beachy cream ice cream and malibu honey

This is a small sampling of locally-sourced products you can get at Vintage Grocers. I encourage you to visit their new store in Westlake and see what strikes your fancy. The store is huge and roomy, so you won’t even bump into other shoppers while you are perusing their shelves. You might find a new favorite thing for your pantry.

Hey! What About Mom?!

I got to the end of this post and realized there are no pictures of me in it, so here’s a selfie with an Apricot Lane avocado.

woman holding avocado

It looked so good and it was perfectly ripe after sitting in a basket for a few days so I put it on a salad. Bonus! These avocados will be at the store next week!

ripe avocado cut in half
salad topped with avocado
Head on down to Vintage Grocers (and come this weekend to meet with local growers!) to see for yourself!

Vintage Grocers Meet the Growers flyer
Special thanks to Vintage Grocers for sponsoring this post. All opinions are our own.

Mother Nature’s Meat – Hearst Ranch Beef at Local Whole Foods Markets

courtesy of Whole Foods Market

When you bite into a juicy cheeseburger, do you think about the source of the beef?

When the cheese is oozing out of the sandwich and the juice drips down your chin, do you wonder about the health of the cattle that gave you this meat? Or how far the harvested beef had to travel to get to the store where you bought it?

Me neither. I simply enjoy a tasty burger. Or a nice juicy medium-rare steak. I’ve been doing it for years.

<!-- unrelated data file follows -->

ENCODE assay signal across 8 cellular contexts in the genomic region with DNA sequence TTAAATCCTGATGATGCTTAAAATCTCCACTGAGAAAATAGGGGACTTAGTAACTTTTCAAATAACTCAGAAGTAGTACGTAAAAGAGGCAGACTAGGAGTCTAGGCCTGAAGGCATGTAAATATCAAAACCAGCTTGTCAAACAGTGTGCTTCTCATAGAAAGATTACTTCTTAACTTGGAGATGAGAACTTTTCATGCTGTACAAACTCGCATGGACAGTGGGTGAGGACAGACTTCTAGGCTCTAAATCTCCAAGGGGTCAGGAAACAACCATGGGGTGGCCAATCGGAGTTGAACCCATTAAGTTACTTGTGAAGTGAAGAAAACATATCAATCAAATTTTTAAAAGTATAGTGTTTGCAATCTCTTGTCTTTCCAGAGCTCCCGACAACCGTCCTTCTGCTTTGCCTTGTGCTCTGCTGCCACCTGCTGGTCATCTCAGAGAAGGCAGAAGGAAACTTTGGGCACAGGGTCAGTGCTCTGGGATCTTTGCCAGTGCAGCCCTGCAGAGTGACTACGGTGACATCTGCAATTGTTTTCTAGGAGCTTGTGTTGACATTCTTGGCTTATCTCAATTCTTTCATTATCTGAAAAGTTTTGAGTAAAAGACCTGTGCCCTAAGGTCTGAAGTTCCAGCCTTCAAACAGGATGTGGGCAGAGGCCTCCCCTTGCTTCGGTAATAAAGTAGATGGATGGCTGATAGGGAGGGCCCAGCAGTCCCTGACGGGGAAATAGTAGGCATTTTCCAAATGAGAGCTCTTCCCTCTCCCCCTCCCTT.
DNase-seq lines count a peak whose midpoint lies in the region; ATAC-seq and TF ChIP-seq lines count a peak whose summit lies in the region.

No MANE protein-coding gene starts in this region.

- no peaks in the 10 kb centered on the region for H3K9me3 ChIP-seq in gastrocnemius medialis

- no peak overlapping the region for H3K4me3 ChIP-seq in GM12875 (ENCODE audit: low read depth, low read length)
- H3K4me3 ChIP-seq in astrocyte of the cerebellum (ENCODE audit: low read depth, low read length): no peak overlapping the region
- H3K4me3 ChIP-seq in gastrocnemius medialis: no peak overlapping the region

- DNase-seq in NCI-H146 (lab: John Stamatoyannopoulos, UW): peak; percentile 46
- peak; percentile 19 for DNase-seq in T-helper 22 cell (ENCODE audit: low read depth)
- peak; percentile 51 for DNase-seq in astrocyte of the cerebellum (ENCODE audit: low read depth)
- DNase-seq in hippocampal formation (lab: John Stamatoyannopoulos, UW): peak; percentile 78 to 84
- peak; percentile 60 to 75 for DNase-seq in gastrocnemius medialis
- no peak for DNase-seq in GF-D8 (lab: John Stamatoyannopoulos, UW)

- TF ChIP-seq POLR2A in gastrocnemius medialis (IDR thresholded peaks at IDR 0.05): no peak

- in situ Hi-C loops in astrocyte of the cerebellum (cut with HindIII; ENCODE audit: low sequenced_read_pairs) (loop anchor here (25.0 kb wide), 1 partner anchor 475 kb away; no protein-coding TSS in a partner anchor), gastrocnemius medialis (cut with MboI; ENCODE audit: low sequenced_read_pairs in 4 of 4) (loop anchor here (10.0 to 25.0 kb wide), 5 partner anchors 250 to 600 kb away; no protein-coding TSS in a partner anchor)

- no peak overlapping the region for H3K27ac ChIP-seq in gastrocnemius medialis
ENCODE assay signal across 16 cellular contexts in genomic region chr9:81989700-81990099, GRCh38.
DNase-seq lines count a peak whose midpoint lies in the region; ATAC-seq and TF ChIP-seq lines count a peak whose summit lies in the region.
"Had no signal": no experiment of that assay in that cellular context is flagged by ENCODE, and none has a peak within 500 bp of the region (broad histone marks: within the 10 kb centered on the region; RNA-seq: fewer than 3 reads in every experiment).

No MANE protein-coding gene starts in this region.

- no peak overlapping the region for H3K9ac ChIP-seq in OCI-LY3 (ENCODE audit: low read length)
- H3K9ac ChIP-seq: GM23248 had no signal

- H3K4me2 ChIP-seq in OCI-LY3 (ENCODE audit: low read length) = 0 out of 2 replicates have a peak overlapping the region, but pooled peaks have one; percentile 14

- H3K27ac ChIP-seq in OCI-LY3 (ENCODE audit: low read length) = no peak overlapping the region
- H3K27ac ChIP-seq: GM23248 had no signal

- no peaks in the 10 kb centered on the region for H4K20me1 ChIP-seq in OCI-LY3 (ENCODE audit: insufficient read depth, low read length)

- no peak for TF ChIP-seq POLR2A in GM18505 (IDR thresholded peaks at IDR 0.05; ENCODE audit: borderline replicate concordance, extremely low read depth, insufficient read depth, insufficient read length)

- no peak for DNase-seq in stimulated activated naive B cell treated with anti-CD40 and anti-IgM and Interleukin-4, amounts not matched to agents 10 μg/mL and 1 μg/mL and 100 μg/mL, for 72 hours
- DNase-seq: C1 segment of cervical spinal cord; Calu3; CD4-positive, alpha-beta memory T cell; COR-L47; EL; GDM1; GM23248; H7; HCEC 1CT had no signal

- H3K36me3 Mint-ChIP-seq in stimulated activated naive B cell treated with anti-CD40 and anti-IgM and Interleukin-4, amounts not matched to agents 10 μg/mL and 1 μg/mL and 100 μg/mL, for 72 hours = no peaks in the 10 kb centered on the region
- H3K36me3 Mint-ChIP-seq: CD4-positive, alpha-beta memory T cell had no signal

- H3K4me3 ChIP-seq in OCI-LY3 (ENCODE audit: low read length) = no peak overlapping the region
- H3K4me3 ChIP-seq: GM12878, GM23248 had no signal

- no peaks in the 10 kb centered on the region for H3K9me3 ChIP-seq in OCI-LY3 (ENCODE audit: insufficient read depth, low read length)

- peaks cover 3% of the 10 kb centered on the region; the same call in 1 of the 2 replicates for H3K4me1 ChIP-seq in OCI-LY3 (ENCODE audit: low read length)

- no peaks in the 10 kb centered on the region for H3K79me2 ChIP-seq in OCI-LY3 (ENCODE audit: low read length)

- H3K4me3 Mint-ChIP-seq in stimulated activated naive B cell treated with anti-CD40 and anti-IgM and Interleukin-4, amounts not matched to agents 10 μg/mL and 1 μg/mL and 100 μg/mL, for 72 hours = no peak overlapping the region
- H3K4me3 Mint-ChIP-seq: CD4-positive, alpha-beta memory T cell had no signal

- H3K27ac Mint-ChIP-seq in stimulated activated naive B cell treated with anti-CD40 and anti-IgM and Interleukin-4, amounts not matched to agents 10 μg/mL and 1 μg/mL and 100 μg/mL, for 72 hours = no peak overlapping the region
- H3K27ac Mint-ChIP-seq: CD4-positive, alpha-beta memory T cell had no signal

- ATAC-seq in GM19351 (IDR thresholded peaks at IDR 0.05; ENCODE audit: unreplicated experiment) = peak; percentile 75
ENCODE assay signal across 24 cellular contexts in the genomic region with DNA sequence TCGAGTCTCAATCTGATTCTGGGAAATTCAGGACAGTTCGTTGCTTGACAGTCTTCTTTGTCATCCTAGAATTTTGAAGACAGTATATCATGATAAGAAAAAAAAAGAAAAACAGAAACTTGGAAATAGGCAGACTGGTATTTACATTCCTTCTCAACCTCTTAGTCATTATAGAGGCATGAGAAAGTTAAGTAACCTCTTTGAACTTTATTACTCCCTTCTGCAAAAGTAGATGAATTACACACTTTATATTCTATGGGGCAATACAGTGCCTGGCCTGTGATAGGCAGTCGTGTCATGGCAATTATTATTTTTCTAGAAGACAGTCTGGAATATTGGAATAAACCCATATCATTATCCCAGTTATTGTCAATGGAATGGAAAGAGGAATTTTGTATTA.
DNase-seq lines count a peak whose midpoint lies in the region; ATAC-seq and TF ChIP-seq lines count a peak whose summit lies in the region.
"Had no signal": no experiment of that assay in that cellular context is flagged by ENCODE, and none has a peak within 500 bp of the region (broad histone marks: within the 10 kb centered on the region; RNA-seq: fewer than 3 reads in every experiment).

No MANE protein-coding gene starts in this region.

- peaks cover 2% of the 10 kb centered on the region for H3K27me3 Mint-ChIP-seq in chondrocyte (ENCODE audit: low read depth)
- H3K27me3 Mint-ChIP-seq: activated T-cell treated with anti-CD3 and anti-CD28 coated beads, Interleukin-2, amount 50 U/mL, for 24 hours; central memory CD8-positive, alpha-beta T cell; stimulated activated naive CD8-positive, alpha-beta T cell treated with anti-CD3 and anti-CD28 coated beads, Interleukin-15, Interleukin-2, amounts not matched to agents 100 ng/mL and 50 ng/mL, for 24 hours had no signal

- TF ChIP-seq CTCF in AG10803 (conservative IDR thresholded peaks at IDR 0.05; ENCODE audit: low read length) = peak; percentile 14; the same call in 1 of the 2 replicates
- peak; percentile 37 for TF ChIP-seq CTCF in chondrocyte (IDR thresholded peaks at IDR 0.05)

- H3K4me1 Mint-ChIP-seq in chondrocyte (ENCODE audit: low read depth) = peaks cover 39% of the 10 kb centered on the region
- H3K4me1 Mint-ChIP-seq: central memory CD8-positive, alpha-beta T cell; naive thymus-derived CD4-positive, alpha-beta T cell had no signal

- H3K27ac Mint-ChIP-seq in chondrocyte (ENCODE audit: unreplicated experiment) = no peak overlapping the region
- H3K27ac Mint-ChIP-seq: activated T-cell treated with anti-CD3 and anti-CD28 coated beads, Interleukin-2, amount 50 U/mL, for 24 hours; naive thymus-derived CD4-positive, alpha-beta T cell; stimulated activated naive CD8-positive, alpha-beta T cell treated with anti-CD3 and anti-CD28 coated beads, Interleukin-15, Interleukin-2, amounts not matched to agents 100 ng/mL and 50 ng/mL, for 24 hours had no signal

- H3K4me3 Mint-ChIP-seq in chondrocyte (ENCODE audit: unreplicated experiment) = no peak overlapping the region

And then, like a lot of Americans, I watched Food 101 and I read Fast Food Nation. Blecch, right? Never eating meat again. Until the next time I was on a long road trip and McDonald’s was the only establishment for miles where one could buy a quick bite to eat and keep going. Sigh.

But when I am grocery shopping, I do pay attention to the quality and sources of the foods I buy. I have gone out of my way to visit small markets to buy organic chicken and hormone free beef. I don’t do this all the time (because hello, hate traveling east of Calabasas if it’s not totally necessary) but when I do I always feel better about sinking my teeth into a perfectly grilled steak.

During this season, I can just go to Whole Foods Market in Thousand Oaks, because it is among 18 Southern California locations that will be selling organic antibiotic-free beef from locally raised grass-fed cattle at Hearst Ranch. Yes, the same Hearst as in Hearst Castle. Right up the coast. It’s as fresh, healthful, and eco-friendly as you can get living here in the Conejo Valley.

Photo by Richard Field Levine

Photo by Richard Field Levine (click to visit site)

I sampled ground beef ($9.99/ lb for 7% fat and $7.99/lb for 15% fat) and top sirloin ($13.99/lb). Both were very flavorful, and I discovered that there are a few things to remember when cooking grass-fed beef. From the Hearst Ranch website:

-Grass-fed beef cooks about 30% faster than conventional beef because it is leaner and richer in healthy fats, which melt quicker at a lower temperature than fats in conventional beef.

-Because grass-fed meats cook quickly, marinating them is a good way to add moisture and interesting flavors.

The burgers were juicy and the steak was delicious, but the best part about digging into these meals was that I knew the beef was just better.  And that peace of mind is worth it. Hearst Ranch beef will be sold at 18 SoCal Whole Foods Markets through August 2013.

I received a complimentary sampling of Hearst Ranch beef to facilitate this feature but no further compensation. Yes, as it turns out, I will work for meat.